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I'm curious how many of you work for companies that have the statement in their COM (under technical Records section in Chapter 4) that states "Flight Time and Air Time are the same for skid equipped helicopter, accordingly the recorded times shall be the same". In our COM it's in Section 4.18. I suspect most COM's have this statement or something similar since most COM's originate from the Template TC used to issue to all operators. We are aware of several operators who have had manuals approved with policies that differ from this, however we have not been able to amend ours.

We have been discussing this with TC for several years in an effort to remove this statement and useed GAPL 2005-02 as supporting documentation to put pressure on TC to remove the statement. It took quite some time to receive a response, but we were advised on August 16th of the following:

Errors in processing occurred when GAPL 2005-2 was cancelled in 2009. The document was not properly removed from the web and not included in the cancelled GAPL list. These errors lead to the circulation of erroneous information about the Policy Letter validity. The links below illustrate the corrections.

 

GAPL 2005-2 is no longer valid, our apologies for the confusion

 

I also wonder how this effects how pilots should log their Flight Times as it pertains to Flght/Duty Time limits. At our company pilots have always logged start to shut down on their flight duty time records; however we are considering advising pilots that Air Time should be used.

So I ask this: Are most pilots in the industry using "Air Time" in their "Flight Duty Time records"?

 

Logging time from engine start to shutdown is not correct. It should be from when the AC first moves under it's own power(skids up) to when it lands for the purpose of shutting down(skids down) Idle time at the beginning of the fight or the end of the the flight does not count as Flt time.

Also I have had the COM thing thrown at me in the past. Remember who's responsibility it is to remain legal flight and duty time. Here's a hint,it's not the company!

For those of you who think logging air time for flight and duty time,remember. Ignorance of the law is a poor defence.

 

Never cut yourself short on safety.

Use the rules to protect yourself and your integrity.

YOU are the pilot in COMMAND!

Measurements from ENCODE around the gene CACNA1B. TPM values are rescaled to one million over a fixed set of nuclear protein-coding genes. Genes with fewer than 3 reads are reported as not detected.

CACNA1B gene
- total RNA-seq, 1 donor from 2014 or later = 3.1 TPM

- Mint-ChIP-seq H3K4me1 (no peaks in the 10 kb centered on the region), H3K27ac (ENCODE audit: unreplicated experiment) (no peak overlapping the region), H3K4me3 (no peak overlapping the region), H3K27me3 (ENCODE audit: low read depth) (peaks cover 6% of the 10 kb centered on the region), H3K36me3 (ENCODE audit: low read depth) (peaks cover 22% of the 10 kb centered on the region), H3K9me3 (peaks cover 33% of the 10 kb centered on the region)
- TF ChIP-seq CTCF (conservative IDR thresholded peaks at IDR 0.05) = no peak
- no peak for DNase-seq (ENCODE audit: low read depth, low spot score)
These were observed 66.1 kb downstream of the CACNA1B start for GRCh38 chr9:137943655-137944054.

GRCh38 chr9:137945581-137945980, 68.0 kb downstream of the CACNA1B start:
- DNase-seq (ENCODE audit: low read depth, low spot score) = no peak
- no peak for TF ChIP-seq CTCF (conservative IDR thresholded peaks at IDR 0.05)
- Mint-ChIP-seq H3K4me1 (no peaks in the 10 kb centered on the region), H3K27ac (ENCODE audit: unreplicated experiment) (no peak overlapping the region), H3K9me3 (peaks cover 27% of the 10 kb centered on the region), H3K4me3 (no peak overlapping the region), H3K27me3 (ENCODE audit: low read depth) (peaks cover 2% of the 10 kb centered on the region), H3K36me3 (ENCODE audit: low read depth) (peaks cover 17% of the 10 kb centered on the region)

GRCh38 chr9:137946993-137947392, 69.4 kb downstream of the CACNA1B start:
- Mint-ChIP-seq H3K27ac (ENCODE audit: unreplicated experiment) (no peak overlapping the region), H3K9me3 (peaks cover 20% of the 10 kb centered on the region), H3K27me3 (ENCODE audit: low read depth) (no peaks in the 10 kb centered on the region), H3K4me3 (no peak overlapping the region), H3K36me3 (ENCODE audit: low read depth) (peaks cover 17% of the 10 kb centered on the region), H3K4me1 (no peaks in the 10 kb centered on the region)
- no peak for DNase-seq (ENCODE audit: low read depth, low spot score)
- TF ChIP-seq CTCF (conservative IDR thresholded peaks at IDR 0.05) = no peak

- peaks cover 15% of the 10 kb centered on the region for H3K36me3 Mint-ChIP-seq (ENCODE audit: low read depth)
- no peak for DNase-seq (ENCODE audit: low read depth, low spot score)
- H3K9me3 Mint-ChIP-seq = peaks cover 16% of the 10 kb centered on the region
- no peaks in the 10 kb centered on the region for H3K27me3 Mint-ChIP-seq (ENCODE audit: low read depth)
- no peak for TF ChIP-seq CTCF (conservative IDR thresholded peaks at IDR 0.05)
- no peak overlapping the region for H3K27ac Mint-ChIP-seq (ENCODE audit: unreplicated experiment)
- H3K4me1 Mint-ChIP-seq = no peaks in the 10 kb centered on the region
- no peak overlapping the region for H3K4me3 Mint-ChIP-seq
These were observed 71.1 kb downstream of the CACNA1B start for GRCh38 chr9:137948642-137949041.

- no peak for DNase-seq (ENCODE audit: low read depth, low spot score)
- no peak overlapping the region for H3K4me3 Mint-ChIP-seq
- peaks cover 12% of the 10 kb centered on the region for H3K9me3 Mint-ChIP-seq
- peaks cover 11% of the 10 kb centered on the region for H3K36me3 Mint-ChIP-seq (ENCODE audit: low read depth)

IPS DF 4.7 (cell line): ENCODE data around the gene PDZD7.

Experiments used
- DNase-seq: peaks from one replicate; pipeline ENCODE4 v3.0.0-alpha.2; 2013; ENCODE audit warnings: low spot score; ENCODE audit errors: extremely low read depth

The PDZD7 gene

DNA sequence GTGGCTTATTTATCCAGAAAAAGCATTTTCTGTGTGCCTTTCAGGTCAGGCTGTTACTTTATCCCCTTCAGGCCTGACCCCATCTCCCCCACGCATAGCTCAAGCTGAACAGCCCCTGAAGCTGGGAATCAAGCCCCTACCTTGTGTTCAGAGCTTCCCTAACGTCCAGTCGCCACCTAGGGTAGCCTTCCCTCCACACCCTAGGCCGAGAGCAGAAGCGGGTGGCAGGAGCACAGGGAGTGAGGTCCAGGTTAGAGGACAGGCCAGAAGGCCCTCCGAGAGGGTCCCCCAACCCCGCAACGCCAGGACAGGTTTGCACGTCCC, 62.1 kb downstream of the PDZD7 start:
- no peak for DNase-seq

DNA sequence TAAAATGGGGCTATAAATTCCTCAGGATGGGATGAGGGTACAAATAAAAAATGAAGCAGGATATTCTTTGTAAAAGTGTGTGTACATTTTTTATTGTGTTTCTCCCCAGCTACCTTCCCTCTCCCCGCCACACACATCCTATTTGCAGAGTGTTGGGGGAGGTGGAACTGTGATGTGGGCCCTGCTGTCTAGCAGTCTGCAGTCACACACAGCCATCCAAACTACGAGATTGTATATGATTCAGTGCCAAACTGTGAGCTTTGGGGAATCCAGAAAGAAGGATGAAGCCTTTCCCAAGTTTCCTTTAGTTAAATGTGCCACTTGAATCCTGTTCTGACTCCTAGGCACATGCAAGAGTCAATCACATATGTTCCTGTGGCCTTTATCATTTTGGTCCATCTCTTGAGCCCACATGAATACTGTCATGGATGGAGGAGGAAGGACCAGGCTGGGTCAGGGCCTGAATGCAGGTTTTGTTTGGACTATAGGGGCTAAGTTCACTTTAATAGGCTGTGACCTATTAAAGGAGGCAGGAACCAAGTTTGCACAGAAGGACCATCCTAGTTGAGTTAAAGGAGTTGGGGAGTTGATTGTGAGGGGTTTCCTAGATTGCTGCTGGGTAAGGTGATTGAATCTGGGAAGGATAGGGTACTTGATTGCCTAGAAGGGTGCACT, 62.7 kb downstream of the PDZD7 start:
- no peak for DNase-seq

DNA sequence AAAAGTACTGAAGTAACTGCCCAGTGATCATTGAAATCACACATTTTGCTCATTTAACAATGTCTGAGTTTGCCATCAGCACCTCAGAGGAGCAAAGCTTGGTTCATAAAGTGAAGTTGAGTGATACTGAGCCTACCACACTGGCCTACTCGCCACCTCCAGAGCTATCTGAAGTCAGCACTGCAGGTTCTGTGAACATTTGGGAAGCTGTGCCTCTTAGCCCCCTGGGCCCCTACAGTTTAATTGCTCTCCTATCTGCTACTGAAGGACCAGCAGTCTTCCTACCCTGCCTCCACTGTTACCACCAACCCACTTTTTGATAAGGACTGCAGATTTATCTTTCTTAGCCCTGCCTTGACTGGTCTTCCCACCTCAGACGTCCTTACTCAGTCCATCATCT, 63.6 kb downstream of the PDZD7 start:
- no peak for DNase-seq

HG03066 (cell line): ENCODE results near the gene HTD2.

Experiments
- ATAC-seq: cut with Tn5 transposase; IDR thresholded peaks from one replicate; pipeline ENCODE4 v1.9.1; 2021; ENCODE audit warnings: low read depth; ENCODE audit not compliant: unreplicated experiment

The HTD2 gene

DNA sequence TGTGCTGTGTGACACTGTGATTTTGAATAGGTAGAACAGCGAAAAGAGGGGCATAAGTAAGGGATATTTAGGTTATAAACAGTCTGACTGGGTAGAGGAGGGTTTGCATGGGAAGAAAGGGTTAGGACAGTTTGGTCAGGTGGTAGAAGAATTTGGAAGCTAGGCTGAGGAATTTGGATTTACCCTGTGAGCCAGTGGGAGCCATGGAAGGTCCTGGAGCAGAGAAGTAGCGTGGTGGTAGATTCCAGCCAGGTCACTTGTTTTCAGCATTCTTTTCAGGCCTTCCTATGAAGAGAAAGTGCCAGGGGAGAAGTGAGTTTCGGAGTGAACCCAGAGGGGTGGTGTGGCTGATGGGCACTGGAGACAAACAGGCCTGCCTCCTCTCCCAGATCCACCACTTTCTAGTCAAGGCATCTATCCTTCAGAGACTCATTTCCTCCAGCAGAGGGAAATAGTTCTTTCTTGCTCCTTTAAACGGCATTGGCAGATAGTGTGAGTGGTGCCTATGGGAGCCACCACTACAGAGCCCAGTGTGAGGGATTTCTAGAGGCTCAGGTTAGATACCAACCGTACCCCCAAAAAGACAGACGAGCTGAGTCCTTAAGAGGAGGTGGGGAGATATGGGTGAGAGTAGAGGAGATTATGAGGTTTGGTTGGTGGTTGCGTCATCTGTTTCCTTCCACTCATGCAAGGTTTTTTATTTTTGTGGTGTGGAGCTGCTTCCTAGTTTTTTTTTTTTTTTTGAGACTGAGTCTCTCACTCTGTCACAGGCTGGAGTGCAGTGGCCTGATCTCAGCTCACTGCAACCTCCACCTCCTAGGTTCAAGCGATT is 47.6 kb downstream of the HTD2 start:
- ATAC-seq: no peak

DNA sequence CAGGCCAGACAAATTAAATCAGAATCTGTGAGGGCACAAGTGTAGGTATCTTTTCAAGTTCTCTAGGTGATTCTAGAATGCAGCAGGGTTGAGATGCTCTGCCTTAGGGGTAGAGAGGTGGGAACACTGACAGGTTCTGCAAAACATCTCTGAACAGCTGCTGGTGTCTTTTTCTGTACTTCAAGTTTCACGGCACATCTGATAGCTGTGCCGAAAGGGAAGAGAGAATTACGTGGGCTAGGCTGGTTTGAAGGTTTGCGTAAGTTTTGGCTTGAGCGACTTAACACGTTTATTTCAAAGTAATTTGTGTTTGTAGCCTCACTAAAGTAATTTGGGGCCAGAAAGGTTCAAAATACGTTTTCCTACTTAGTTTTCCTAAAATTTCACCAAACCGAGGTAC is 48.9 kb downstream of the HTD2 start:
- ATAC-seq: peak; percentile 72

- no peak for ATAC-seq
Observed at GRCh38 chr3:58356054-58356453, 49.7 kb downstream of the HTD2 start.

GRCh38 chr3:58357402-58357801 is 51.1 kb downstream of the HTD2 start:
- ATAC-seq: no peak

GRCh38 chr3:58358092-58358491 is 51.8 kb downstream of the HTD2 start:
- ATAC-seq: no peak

Remember, the only time this will be a significant issue is after an accident. As someone stated earlier, your insurance company and lawyers will decide what's right when deciding whether they should cover the cost of the accident.

On one hand if a pilot uses air time in his Flight Duty times he could be accused of hedging his hours and/or his fatigue could come into question; on the other if he pilot uses his time behind controls with engines running as flight time in his personal log he could be accused of "padding" or misrepresenting his hours of experience.

We have submitted a request through the Civil Aviation Incident Report System for clarification to this issue and are awaiting a response. None of the inspectors or supervisors we have questioned with regards want to comment "on the record".

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Logging time from engine start to shutdown is not correct. It should be from when the AC first moves under it's own power(skids up) to when it lands for the purpose of shutting down(skids down) Idle time at the beginning of the fight or the end of the the flight does not count as Flt time.

Also I have had the COM thing thrown at me in the past. Remember who's responsibility it is to remain legal flight and duty time. Here's a hint,it's not the company!

For those of you who think logging air time for flight and duty time,remember. Ignorance of the law is a poor defence.

 

Never cut yourself short on safety.

Use the rules to protect yourself and your integrity.

YOU are the pilot in COMMAND!

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Thank You very much for your insight into this matter Coastlogr. My opinion (along with most pilots I have discussed this with) is actually the same as yours.This is what we have been saying to our inspectors for years. This, however is not what we are hearing from TC. They are firm in there responses (various levels) that Flight Time is the same as Air Time for skid equipped helicopters. Why do you think they cancelled the Policy Letter?